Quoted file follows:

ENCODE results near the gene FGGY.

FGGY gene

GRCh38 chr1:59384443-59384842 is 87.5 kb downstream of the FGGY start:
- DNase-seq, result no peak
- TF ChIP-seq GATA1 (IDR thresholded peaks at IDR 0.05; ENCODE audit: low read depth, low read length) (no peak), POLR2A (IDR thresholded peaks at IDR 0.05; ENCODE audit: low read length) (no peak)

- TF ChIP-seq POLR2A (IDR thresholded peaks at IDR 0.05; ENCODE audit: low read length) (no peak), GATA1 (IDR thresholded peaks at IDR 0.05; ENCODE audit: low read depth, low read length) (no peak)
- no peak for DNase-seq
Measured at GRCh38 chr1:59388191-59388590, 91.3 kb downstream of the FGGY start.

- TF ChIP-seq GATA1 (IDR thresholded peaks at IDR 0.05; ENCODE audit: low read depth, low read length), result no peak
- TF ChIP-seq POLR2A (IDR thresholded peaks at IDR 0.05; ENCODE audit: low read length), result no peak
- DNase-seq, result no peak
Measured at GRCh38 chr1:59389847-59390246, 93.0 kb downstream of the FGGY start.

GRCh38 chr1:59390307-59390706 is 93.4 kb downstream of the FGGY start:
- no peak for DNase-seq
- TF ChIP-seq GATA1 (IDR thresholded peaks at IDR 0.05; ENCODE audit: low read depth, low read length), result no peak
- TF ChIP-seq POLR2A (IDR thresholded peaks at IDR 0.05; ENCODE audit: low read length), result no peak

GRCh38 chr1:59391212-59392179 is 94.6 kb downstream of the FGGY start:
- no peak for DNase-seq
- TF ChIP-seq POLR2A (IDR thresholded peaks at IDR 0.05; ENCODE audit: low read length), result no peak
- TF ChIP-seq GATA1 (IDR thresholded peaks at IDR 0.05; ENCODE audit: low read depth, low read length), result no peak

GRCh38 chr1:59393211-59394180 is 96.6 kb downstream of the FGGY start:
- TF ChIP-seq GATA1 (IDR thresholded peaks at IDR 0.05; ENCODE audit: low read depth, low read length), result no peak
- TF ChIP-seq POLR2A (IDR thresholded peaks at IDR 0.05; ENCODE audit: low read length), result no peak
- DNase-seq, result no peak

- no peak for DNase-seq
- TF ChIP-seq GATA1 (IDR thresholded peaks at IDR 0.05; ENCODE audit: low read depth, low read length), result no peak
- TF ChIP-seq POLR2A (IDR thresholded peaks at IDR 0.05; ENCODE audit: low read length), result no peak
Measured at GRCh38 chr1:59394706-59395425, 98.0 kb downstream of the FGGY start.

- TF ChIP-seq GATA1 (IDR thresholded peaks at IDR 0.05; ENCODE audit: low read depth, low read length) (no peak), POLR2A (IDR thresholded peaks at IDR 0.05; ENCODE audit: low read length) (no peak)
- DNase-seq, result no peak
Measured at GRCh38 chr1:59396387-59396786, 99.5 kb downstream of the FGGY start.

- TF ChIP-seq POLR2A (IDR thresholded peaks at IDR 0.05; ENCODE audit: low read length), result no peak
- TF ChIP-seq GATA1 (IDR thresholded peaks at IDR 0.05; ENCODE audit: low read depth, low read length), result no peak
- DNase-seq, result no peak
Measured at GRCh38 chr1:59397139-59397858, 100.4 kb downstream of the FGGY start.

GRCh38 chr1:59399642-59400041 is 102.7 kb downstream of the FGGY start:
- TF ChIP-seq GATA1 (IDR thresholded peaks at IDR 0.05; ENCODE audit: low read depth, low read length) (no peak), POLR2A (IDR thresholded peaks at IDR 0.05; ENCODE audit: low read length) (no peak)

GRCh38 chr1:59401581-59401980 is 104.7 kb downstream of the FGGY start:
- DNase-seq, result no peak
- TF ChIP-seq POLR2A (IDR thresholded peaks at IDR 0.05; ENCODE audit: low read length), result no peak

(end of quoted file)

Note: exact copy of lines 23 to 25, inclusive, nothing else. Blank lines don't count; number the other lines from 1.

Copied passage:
- TF ChIP-seq POLR2A (IDR thresholded peaks at IDR 0.05; ENCODE audit: low read length), result no peak
- DNase-seq, result no peak

- no peak for DNase-seq